UC Merced is rapidly gaining a strong reputation for research and scientific computing across many disciplines and a major expansion of its computing infrastructure is about to cement the campus’ status as a research computing hub.
The National Science Foundation (NSF) is supplying $700,000 and the UC Merced Office of Research and Economic Development and the Cyber Infrastructure and Research Computing unit in the Office of Information Technology are adding the equivalent of $300,000 so that, over the next three years, the campus can purchase both hardware and software for a new shared high-performance computing cluster called “Pinnacles.” This is the third NSF award to chemistry Professor Hrant Hratchian and applied math Professor Suzanne Sindi, interim co-directors of Cyberinfrastructure and Research Technologies (CIRT), to support large-scale research computing infrastructure at UC Merced.
“This will more than double our computing capacity over the next three to five years,” Hratchian said.
In 2015, NSF awarded the campus about $600,000 to build the Multi-Environment Research Computer for Exploration and Discovery, or MERCED — a cluster of individual computer nodes, each featuring different kinds of computing architecture.
The supercomputer is expanded and updated as researchers purchase nodes that are specific to their work, expanding capacity without buying a whole new cluster. Right now, MERCED has more than 3,000 processing units, which means researchers can run more than 7.2 trillion calculations per second — that’s more than 1,500 times the number of calculations per second per core than a typical laptop can perform. More than 370 terabytes of data can be stored on MERCED — about 370 times more data than can be stored on a typical laptop.
The campus supercomputing clusters have hundreds of users.
“It’s actually a small expense for the number of people it supports,” Sindi said. “We have a huge impact on the campus.”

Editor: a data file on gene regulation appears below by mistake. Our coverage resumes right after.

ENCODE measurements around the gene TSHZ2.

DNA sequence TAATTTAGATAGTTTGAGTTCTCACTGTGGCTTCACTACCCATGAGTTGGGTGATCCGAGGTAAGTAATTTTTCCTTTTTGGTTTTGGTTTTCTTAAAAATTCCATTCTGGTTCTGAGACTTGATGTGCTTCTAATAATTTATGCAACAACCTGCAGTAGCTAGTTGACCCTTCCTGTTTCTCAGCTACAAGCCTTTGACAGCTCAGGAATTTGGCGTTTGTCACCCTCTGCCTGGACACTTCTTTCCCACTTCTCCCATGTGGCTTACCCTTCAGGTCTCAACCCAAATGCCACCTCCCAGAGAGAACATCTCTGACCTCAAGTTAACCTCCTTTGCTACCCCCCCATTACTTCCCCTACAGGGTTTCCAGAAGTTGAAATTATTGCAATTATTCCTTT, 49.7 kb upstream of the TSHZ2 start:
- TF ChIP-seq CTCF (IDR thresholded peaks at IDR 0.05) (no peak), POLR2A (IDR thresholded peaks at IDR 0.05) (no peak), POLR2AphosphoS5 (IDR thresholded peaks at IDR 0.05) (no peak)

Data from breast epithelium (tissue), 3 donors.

Computing is playing an increasingly central role in knowledge discovery and scientific advancement and is one of the few research activities that has been able to continue during the COVID-19 pandemic.
“The Office of Information Technology appreciates the opportunity to partner with faculty on advancing their research interests as technology is both an enabler for computational research outcomes as well as an instrument for discovery,” Associate Vice Chancellor and Chief Information Officer Ann Kovalchick said. “In addition, learning about faculty research makes our work meaningful and intellectually engaging.”
Sindi, Hratchian and mechanical engineering Professor Ashlie Martini are the co-leads on the grant.
High Performance Computing Manager Sarvani Chadalapaka said the expansion means more access for students at all levels and more student training opportunities, as well as serving as the centerpiece for high-impact work in three research areas: modeling and simulation of complex systems; data-enabled science; and numerical optimization.
“While the fundamental scientific avenues pursued in each of these pillars traditionally do not overlap, a particular strength of the project's approach is a common emphasis on methodology and high-performance computing,” Chadalapaka said. “The Pinnacles cluster will facilitate knowledge discovery by supporting researchers in their individual research areas and enhancing interdisciplinary collaborations to strengthen advancements at the boundaries of traditional disciplines. This will support and enhance scientific computing in all three schools at UC Merced.”
The CIRT office trains student researchers on supercomputer use, software optimization and many other topics. It offers customized training for researchers at all levels of supercomputer use across campus, as well as workshops on software and data carpentry that focuses on using Unix, Git, Python and R, as well as data-management planning in partnership with the UC Merced Library. The office also provides one-on-one consultations with researchers to help design projects, improve workflow and develop data management plans for successful grant applications.
One advantage of using a supercomputing cluster is that computational research work can be done from almost anywhere with a reliable network connection.
Providing that ability is more important than ever right now, Chadalapaka said.
“We’re very proud of being able to provide resources and tools that make it easier for researchers to embrace asynchronous learning,” she said.